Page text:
• The murderer in Agatha Christie's mystery A Pocket Full of Rye uses taxine (taxol), a poison derived from yew, to kill the victim. The victim lives at Yewtree Lodge.
  • In Ursula LeGuin's Earthsea series, both the wizard Ged and the Master Summoner carry staves of yew.
  • In J. K. Rowling's Harry Potter series, Voldemort uses a wand made of yew.
  • The Yew is the subject of Swedish author Gunnar D Hansson's "lyrical monography" Idegransöarna (The Yew-tree Islands, 1994, untranslated to English). Hansson explores the yew in its uses (medicinal, lyrical, in place-names, etc) and its historical meaning. He speculates about the yew, and weaves a tale of prose poems, essays and lyrics, about the yew; the book takes the reader close to the yew in its relation to Hittites, Vikings, medicine, Robin Hood, Christmas, heathendom, etymology and mythology.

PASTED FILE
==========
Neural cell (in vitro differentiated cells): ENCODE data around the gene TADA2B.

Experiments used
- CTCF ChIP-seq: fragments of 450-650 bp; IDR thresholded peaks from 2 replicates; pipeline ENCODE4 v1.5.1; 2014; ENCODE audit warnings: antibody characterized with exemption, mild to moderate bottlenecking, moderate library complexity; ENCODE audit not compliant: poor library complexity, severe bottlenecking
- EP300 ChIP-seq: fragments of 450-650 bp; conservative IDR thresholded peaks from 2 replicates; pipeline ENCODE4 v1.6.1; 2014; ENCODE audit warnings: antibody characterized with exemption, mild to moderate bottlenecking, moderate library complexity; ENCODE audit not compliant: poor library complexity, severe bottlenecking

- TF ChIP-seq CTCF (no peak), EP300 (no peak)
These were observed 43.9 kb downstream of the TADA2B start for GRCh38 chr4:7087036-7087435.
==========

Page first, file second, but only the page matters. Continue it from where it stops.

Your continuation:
• The Great Chain of Being, which proposes a strict, hierarchical order for the beings (divine entities, animals, and plants) in the universe, designates the yew as the lowest form of tree among plants.
  • In Erin Hunter's Warriors novel series, yew berries are said to be poisonous to cats, and are referred to as "deathberries". Several vital plot points are based around yew, like Yellowfang intentionally feeding her son Brokentail yew berries and killing him. In a later book in the series, Darkstripe's disloyalty to his Clan becomes obvious when he feeds Sorrelkit, who had followed him and heard him plotting with Tigerstar, some yew berries in an attempt to kill her, but thanks to immediate medical attention, Sorrelkit survives and reveals what Darkstripe had been doing.
  • In Brian Jacques' novel Redwall, Constance the Badger uses a Yew Sapling to build a Crossbow, with which they hope to kill Cluny the Scourge.

Notes

References

  • Chetan, A. and Brueton, D. (1994) The Sacred Yew, London: Arkana, ISBN 0-14-019476-2
  • Conifer Specialist Group (1998) Taxus baccata, In: IUCN 2006/UCN Red List of Threatened Species, WWW page (Accessed 3 February 2007)
  • Hartzell, H. (1991) The yew tree: a thousand whispers: biography of a species, Eugene: Hulogosi, ISBN 0-938493-14-0
  • Simón, F. M. (2005) Religion and Religious Practices of the Ancient Celts of the Iberian Peninsula, e-Keltoi, v. 6, p. 287-345, ISSN 1540-4889 online

See also

External links